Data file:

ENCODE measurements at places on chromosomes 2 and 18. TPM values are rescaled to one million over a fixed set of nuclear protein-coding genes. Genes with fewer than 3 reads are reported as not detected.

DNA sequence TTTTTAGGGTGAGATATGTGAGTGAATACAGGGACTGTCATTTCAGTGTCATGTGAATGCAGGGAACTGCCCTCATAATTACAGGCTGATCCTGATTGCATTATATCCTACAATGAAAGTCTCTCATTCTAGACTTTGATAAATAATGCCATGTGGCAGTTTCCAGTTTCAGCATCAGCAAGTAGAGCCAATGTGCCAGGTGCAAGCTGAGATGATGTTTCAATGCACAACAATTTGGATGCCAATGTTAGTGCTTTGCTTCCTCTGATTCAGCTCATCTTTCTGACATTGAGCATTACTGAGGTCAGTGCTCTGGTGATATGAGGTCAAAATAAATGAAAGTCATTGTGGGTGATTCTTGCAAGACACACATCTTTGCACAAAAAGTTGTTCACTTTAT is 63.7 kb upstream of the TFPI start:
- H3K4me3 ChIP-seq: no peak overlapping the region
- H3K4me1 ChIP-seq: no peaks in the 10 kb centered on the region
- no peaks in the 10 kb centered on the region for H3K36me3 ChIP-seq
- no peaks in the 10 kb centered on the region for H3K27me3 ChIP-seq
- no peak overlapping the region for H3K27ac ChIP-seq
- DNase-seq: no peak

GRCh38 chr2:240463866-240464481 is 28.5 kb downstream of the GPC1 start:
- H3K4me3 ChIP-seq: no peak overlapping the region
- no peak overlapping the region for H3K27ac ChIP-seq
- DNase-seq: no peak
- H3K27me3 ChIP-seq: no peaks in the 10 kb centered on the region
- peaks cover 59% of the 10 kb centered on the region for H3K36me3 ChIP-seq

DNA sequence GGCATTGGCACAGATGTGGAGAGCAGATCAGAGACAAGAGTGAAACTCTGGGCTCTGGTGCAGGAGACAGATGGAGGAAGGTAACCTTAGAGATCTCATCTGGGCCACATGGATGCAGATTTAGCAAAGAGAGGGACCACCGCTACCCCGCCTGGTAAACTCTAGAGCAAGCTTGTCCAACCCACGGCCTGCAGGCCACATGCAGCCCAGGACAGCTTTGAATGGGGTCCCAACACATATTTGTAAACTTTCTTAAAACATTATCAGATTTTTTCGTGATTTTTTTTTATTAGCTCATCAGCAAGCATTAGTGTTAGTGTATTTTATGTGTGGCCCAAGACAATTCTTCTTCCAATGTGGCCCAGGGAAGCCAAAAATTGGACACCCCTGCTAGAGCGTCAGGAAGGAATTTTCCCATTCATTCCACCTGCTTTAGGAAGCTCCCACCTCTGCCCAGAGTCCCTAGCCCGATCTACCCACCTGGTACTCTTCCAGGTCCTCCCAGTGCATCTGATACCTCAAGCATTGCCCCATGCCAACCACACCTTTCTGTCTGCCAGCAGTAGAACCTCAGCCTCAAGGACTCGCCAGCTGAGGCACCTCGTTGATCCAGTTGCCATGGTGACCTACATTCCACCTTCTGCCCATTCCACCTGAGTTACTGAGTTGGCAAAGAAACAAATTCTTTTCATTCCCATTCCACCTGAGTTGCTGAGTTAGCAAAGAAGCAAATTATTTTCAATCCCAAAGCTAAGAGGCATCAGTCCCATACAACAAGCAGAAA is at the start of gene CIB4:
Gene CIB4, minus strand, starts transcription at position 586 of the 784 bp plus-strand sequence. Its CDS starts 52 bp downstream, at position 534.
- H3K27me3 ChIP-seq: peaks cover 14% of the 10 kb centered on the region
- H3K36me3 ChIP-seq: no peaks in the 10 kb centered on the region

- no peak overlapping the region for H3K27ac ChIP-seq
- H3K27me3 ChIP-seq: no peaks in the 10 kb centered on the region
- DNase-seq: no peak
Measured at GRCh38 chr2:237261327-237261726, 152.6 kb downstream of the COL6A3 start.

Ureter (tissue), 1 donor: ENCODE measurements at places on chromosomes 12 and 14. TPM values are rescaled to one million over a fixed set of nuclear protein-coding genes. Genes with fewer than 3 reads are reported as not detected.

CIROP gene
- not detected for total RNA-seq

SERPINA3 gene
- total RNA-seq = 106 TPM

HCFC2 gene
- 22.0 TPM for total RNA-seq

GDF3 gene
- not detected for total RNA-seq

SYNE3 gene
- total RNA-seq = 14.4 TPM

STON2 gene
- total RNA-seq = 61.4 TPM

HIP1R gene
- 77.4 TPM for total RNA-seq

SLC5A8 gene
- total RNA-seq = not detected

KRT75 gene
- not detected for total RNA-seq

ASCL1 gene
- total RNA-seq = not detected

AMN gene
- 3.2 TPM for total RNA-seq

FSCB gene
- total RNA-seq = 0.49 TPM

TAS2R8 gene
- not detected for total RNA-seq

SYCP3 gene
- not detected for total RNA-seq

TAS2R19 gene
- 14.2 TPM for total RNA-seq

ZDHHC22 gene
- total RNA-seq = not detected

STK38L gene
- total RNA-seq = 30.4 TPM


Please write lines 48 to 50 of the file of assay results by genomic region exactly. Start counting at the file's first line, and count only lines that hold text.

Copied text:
TAS2R8 gene
- not detected for total RNA-seq

SYCP3 gene